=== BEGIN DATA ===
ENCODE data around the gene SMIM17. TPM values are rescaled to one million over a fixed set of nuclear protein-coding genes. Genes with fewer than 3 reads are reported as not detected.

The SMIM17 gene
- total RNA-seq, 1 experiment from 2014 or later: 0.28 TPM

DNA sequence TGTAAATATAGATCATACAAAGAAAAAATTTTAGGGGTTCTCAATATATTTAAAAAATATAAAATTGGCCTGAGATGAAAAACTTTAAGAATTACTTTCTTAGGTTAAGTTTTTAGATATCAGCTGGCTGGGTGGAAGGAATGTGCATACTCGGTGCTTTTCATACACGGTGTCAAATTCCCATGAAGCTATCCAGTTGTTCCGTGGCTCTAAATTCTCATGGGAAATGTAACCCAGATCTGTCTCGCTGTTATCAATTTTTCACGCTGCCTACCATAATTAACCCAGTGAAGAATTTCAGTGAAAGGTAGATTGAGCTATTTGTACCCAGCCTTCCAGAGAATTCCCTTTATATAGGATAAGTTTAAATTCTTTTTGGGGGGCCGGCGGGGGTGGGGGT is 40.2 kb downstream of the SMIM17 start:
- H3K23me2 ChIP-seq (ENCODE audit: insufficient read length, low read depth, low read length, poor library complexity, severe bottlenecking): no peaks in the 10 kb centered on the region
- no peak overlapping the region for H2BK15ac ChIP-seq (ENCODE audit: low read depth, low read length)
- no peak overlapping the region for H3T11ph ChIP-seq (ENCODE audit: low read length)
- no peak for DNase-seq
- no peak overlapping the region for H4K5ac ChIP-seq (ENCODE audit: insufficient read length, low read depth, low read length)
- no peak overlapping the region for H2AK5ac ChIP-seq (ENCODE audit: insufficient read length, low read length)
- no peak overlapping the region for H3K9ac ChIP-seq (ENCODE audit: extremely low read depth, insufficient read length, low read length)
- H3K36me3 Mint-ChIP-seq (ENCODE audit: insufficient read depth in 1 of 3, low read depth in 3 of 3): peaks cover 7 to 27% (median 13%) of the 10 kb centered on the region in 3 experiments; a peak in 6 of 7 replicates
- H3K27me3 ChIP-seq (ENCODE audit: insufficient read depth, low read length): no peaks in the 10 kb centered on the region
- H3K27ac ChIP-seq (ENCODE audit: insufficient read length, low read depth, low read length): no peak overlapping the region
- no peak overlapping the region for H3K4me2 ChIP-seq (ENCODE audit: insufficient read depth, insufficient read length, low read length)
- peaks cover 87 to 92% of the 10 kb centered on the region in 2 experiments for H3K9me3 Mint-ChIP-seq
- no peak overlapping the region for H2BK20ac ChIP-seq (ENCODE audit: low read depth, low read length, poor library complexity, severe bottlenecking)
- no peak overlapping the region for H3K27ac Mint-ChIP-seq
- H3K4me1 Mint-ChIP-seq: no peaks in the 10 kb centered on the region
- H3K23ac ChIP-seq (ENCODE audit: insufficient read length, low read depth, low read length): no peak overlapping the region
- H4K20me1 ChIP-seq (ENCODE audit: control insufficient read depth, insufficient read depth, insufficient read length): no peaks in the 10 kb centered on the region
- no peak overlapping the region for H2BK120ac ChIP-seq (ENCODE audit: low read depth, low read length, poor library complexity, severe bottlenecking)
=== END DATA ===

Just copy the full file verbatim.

ENCODE data around the gene SMIM17. TPM values are rescaled to one million over a fixed set of nuclear protein-coding genes. Genes with fewer than 3 reads are reported as not detected.

The SMIM17 gene
- total RNA-seq, 1 experiment from 2014 or later: 0.28 TPM

DNA sequence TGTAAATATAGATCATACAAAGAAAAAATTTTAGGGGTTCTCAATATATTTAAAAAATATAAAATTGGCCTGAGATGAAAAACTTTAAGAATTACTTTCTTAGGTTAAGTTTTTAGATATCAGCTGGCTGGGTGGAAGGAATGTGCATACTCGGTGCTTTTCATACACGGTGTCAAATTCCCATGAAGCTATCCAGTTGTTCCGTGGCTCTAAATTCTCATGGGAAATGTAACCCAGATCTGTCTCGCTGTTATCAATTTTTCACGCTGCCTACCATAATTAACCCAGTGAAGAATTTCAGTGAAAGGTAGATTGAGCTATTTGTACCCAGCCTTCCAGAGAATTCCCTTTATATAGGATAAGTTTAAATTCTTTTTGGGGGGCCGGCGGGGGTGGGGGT is 40.2 kb downstream of the SMIM17 start:
- H3K23me2 ChIP-seq (ENCODE audit: insufficient read length, low read depth, low read length, poor library complexity, severe bottlenecking): no peaks in the 10 kb centered on the region
- no peak overlapping the region for H2BK15ac ChIP-seq (ENCODE audit: low read depth, low read length)
- no peak overlapping the region for H3T11ph ChIP-seq (ENCODE audit: low read length)
- no peak for DNase-seq
- no peak overlapping the region for H4K5ac ChIP-seq (ENCODE audit: insufficient read length, low read depth, low read length)
- no peak overlapping the region for H2AK5ac ChIP-seq (ENCODE audit: insufficient read length, low read length)
- no peak overlapping the region for H3K9ac ChIP-seq (ENCODE audit: extremely low read depth, insufficient read length, low read length)
- H3K36me3 Mint-ChIP-seq (ENCODE audit: insufficient read depth in 1 of 3, low read depth in 3 of 3): peaks cover 7 to 27% (median 13%) of the 10 kb centered on the region in 3 experiments; a peak in 6 of 7 replicates
- H3K27me3 ChIP-seq (ENCODE audit: insufficient read depth, low read length): no peaks in the 10 kb centered on the region
- H3K27ac ChIP-seq (ENCODE audit: insufficient read length, low read depth, low read length): no peak overlapping the region
- no peak overlapping the region for H3K4me2 ChIP-seq (ENCODE audit: insufficient read depth, insufficient read length, low read length)
- peaks cover 87 to 92% of the 10 kb centered on the region in 2 experiments for H3K9me3 Mint-ChIP-seq
- no peak overlapping the region for H2BK20ac ChIP-seq (ENCODE audit: low read depth, low read length, poor library complexity, severe bottlenecking)
- no peak overlapping the region for H3K27ac Mint-ChIP-seq
- H3K4me1 Mint-ChIP-seq: no peaks in the 10 kb centered on the region
- H3K23ac ChIP-seq (ENCODE audit: insufficient read length, low read depth, low read length): no peak overlapping the region
- H4K20me1 ChIP-seq (ENCODE audit: control insufficient read depth, insufficient read depth, insufficient read length): no peaks in the 10 kb centered on the region
- no peak overlapping the region for H2BK120ac ChIP-seq (ENCODE audit: low read depth, low read length, poor library complexity, severe bottlenecking)